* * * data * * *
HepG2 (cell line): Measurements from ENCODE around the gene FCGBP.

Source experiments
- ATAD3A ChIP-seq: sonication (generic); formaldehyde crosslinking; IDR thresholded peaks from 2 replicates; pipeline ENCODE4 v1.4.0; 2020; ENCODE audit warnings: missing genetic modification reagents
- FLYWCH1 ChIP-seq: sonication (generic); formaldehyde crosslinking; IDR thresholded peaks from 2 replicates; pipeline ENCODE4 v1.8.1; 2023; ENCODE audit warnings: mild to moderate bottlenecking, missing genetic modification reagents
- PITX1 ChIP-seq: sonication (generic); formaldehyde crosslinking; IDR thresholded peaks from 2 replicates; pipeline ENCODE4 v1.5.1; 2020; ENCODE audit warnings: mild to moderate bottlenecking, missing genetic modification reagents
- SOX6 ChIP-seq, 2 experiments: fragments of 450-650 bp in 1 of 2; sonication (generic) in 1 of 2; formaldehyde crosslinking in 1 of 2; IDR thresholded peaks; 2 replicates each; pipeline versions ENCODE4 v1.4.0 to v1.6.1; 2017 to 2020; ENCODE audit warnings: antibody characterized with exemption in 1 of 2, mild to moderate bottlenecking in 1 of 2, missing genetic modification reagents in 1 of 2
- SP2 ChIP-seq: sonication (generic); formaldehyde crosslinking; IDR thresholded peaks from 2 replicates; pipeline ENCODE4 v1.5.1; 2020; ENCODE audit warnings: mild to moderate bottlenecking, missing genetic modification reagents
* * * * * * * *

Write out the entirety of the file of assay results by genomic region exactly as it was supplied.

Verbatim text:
HepG2 (cell line): Measurements from ENCODE around the gene FCGBP.

Source experiments
- ATAD3A ChIP-seq: sonication (generic); formaldehyde crosslinking; IDR thresholded peaks from 2 replicates; pipeline ENCODE4 v1.4.0; 2020; ENCODE audit warnings: missing genetic modification reagents
- FLYWCH1 ChIP-seq: sonication (generic); formaldehyde crosslinking; IDR thresholded peaks from 2 replicates; pipeline ENCODE4 v1.8.1; 2023; ENCODE audit warnings: mild to moderate bottlenecking, missing genetic modification reagents
- PITX1 ChIP-seq: sonication (generic); formaldehyde crosslinking; IDR thresholded peaks from 2 replicates; pipeline ENCODE4 v1.5.1; 2020; ENCODE audit warnings: mild to moderate bottlenecking, missing genetic modification reagents
- SOX6 ChIP-seq, 2 experiments: fragments of 450-650 bp in 1 of 2; sonication (generic) in 1 of 2; formaldehyde crosslinking in 1 of 2; IDR thresholded peaks; 2 replicates each; pipeline versions ENCODE4 v1.4.0 to v1.6.1; 2017 to 2020; ENCODE audit warnings: antibody characterized with exemption in 1 of 2, mild to moderate bottlenecking in 1 of 2, missing genetic modification reagents in 1 of 2
- SP2 ChIP-seq: sonication (generic); formaldehyde crosslinking; IDR thresholded peaks from 2 replicates; pipeline ENCODE4 v1.5.1; 2020; ENCODE audit warnings: mild to moderate bottlenecking, missing genetic modification reagents